Pakistan was headed to Sri Lanka’s ‘default-like situation’ but crisis averted — finance minister

Pakistani finance minister Miftah Ismail said on Tuesday “serious worries” that Pakistan would end up like Sri Lanka, grappling with its worst economic crisis in decades, had been averted due to “significant” policy changes and austerity measures.

The high price of energy imports have recently pushed Pakistan to the brink of a balance of payments crisis. Its foreign currency reserves had fallen as low as $9.8 billion, hardly enough for five weeks of imports, and the Pakistani rupee had weakened to record lows against the US dollar this year.

But the Pakistani economy got a new lease of life when the International Monetary Fund (IMF) said last month it had reached a staff-level agreement with Pakistan that would pave the way for the disbursement of $1.17 billion of a stall $6 billion loan program, if approved by the IMF board.

Meanwhile, Sri Lanka is caught in its worst financial crisis in more than 70 years as a shortage of foreign exchange has left it struggling to pay for essential imports of food, medicine and, critically, fuel. The economic mismanagement meltdown sparked months of mass protests and eventually forced then president Gotabaya Rajapaksa to flee the country.

“There were serious worries about Pakistan heading Sri Lanka’s way, Pakistan getting into a default-like situation but thankfully we have made some significant changes, we’ve brought in significant austerity, belt-tightening and I think we have averted that situation,” Ismail said in an interview with CNBC.

He said the country was in an IMF program now and board approval was expected later this month. Without the IMF deal, which should open up other avenues for external finance, Ismail has previously said the country could have headed toward default.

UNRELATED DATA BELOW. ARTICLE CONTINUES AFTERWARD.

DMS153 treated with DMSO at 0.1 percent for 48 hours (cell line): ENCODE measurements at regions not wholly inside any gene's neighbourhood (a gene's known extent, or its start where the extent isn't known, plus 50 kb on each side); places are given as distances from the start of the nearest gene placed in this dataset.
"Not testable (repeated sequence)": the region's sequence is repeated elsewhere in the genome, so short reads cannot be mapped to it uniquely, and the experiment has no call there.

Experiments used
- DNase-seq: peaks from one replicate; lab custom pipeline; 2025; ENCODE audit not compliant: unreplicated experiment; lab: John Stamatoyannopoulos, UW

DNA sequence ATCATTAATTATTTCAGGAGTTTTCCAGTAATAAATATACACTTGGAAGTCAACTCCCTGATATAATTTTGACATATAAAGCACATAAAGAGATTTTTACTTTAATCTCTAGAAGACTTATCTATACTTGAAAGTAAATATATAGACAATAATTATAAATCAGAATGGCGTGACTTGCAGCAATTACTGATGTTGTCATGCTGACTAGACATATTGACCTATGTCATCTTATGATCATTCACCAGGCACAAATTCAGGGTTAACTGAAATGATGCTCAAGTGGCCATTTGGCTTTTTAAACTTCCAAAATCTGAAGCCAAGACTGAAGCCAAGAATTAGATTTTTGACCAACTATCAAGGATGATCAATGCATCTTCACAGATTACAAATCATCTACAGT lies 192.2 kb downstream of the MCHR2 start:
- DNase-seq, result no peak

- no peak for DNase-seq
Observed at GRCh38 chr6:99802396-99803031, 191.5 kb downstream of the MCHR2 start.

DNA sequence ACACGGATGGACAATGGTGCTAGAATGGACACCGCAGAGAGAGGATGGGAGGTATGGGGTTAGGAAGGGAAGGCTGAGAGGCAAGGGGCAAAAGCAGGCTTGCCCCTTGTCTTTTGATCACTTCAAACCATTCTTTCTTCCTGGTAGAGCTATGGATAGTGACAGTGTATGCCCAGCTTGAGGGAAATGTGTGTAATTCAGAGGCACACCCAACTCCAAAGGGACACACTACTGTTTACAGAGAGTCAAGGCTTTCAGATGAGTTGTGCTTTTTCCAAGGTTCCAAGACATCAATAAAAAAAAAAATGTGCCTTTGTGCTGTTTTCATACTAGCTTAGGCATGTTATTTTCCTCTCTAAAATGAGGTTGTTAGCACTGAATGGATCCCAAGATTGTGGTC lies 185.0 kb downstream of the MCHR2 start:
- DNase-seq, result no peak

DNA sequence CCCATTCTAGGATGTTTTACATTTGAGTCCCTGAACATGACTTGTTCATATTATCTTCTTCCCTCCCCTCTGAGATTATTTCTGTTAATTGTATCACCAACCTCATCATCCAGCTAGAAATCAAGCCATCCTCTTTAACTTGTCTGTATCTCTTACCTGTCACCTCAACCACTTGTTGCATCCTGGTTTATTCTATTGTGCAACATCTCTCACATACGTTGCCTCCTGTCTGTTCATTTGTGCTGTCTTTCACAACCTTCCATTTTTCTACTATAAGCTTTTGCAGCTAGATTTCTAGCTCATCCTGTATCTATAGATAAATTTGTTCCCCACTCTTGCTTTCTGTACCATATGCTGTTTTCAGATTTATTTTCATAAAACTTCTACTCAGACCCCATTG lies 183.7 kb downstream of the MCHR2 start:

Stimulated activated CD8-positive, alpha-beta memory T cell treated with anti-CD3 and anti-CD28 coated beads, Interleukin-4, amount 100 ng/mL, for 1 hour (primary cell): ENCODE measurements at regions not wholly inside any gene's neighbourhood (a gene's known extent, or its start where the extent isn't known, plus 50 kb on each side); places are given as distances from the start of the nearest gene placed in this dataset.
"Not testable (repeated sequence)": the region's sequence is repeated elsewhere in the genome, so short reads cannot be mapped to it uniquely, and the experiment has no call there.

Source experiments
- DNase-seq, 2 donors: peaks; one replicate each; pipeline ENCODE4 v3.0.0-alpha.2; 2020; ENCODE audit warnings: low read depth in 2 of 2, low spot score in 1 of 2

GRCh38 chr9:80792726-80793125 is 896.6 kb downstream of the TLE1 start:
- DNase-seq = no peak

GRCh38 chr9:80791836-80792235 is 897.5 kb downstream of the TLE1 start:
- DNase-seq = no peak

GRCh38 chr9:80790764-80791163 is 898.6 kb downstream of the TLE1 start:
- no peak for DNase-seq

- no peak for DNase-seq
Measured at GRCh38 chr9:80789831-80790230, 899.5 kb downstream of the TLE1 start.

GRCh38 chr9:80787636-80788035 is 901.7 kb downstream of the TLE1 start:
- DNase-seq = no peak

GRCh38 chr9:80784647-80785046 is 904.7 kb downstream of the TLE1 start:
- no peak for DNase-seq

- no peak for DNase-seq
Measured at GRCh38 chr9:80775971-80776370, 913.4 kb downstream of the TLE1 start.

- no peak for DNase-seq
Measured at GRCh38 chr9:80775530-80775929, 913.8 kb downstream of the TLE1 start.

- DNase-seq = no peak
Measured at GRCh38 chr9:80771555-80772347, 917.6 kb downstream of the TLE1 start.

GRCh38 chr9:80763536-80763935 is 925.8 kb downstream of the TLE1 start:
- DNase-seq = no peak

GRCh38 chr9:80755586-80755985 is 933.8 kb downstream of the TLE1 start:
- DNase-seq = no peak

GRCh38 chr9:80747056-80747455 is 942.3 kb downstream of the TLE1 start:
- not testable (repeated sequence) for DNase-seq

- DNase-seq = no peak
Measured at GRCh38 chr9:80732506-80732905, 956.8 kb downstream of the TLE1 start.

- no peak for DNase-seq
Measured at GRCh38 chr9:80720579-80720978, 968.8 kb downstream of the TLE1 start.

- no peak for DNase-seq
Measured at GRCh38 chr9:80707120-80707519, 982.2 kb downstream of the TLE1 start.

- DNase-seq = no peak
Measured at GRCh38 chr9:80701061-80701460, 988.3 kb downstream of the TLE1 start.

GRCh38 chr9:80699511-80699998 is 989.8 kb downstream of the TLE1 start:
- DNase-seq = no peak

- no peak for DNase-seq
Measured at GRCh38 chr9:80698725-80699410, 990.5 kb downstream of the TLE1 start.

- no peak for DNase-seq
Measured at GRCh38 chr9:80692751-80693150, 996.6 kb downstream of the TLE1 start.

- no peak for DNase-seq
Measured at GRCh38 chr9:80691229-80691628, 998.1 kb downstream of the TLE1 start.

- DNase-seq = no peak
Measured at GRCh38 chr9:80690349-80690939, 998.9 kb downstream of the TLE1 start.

The government had also raised taxes, removed unfunded subsidies on the oil and power sectors and reduced imports in recent weeks, the minister added, to help push the country out of economic difficulty.

The measures also, however, increased inflation, with Pakistan’s consumer price index (CPI) rising 21.3 percent in June from a year earlier, the South Asian nation’s highest inflation in 13 years. In May, the CPI was up 13.8 percent on the year.

But Ismail insisted Pakistan was now “headed in the right direction,” blaming rising inflation on a “challenging environment internationally,” especially the rise in the prices of oil, edible oil and commodities globally.

“In the last week, our currency actually has come back about seven percent or so against the US dollar,” the minister said. “If we had gone the Sri Lankan way it would have been much worse.”

Last month, Ismail said Pakistan was likely to get $4 billion from friendly countries to bridge a gap in foreign reserves highlighted by the International Monetary Fund.

“As per the IMF, there is a $4 billion gap,” Ismail told a news conference in Islamabad, referring to the shortfall in foreign reserves.

“We will, God willing, fill this gap in the month of July,” he said. “We think that we will get $1.2 billion in deferred oil payment from a friendly country. We think that a foreign country will invest between $1.5 to $2 billion in stocks on a G2G (government-to-government) basis, and another friendly country will perhaps give us gas on deferred payment and another friendly country will make some deposits.”

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